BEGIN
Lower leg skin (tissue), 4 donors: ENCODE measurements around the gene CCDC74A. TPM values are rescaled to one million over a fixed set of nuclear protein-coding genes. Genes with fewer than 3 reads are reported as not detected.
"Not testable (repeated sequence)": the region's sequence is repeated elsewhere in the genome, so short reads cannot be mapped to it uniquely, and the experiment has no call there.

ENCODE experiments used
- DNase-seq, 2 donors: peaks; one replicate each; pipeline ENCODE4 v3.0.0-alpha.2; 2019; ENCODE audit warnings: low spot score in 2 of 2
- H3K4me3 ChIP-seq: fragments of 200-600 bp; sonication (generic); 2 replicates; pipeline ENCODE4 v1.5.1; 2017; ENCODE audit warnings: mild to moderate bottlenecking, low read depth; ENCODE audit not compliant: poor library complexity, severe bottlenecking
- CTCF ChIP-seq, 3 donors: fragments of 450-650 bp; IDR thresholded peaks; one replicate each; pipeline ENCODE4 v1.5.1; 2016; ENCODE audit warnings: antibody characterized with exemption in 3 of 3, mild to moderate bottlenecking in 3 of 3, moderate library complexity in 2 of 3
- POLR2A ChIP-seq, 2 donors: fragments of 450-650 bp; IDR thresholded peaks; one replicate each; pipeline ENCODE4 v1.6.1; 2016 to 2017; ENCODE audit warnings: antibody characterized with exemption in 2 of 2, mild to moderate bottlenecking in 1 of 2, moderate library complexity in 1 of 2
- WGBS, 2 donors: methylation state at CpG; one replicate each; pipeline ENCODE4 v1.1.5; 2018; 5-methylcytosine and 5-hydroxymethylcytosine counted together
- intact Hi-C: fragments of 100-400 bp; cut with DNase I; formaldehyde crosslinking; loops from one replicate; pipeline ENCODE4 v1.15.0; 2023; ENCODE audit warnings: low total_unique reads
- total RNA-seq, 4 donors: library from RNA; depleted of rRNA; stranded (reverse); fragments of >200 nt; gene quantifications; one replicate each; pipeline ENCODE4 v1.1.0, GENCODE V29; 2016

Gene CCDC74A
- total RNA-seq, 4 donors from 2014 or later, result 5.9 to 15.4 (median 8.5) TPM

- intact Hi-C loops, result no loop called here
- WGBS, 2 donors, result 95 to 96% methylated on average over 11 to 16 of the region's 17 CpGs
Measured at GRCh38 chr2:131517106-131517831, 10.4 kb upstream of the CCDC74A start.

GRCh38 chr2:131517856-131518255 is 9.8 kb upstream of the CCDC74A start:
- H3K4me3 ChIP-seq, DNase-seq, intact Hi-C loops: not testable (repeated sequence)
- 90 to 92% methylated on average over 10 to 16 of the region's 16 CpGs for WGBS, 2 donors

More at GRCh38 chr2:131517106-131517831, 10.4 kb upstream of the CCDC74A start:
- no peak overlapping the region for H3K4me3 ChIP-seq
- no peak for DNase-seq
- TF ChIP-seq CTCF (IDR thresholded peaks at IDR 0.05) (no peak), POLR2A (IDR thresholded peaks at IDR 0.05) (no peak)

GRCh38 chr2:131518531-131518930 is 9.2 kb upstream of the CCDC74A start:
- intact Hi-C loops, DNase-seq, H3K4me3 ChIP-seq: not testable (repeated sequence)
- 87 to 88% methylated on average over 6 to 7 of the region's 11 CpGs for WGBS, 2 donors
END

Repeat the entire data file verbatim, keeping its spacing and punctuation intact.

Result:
Lower leg skin (tissue), 4 donors: ENCODE measurements around the gene CCDC74A. TPM values are rescaled to one million over a fixed set of nuclear protein-coding genes. Genes with fewer than 3 reads are reported as not detected.
"Not testable (repeated sequence)": the region's sequence is repeated elsewhere in the genome, so short reads cannot be mapped to it uniquely, and the experiment has no call there.

ENCODE experiments used
- DNase-seq, 2 donors: peaks; one replicate each; pipeline ENCODE4 v3.0.0-alpha.2; 2019; ENCODE audit warnings: low spot score in 2 of 2
- H3K4me3 ChIP-seq: fragments of 200-600 bp; sonication (generic); 2 replicates; pipeline ENCODE4 v1.5.1; 2017; ENCODE audit warnings: mild to moderate bottlenecking, low read depth; ENCODE audit not compliant: poor library complexity, severe bottlenecking
- CTCF ChIP-seq, 3 donors: fragments of 450-650 bp; IDR thresholded peaks; one replicate each; pipeline ENCODE4 v1.5.1; 2016; ENCODE audit warnings: antibody characterized with exemption in 3 of 3, mild to moderate bottlenecking in 3 of 3, moderate library complexity in 2 of 3
- POLR2A ChIP-seq, 2 donors: fragments of 450-650 bp; IDR thresholded peaks; one replicate each; pipeline ENCODE4 v1.6.1; 2016 to 2017; ENCODE audit warnings: antibody characterized with exemption in 2 of 2, mild to moderate bottlenecking in 1 of 2, moderate library complexity in 1 of 2
- WGBS, 2 donors: methylation state at CpG; one replicate each; pipeline ENCODE4 v1.1.5; 2018; 5-methylcytosine and 5-hydroxymethylcytosine counted together
- intact Hi-C: fragments of 100-400 bp; cut with DNase I; formaldehyde crosslinking; loops from one replicate; pipeline ENCODE4 v1.15.0; 2023; ENCODE audit warnings: low total_unique reads
- total RNA-seq, 4 donors: library from RNA; depleted of rRNA; stranded (reverse); fragments of >200 nt; gene quantifications; one replicate each; pipeline ENCODE4 v1.1.0, GENCODE V29; 2016

Gene CCDC74A
- total RNA-seq, 4 donors from 2014 or later, result 5.9 to 15.4 (median 8.5) TPM

- intact Hi-C loops, result no loop called here
- WGBS, 2 donors, result 95 to 96% methylated on average over 11 to 16 of the region's 17 CpGs
Measured at GRCh38 chr2:131517106-131517831, 10.4 kb upstream of the CCDC74A start.

GRCh38 chr2:131517856-131518255 is 9.8 kb upstream of the CCDC74A start:
- H3K4me3 ChIP-seq, DNase-seq, intact Hi-C loops: not testable (repeated sequence)
- 90 to 92% methylated on average over 10 to 16 of the region's 16 CpGs for WGBS, 2 donors

More at GRCh38 chr2:131517106-131517831, 10.4 kb upstream of the CCDC74A start:
- no peak overlapping the region for H3K4me3 ChIP-seq
- no peak for DNase-seq
- TF ChIP-seq CTCF (IDR thresholded peaks at IDR 0.05) (no peak), POLR2A (IDR thresholded peaks at IDR 0.05) (no peak)

GRCh38 chr2:131518531-131518930 is 9.2 kb upstream of the CCDC74A start:
- intact Hi-C loops, DNase-seq, H3K4me3 ChIP-seq: not testable (repeated sequence)
- 87 to 88% methylated on average over 6 to 7 of the region's 11 CpGs for WGBS, 2 donors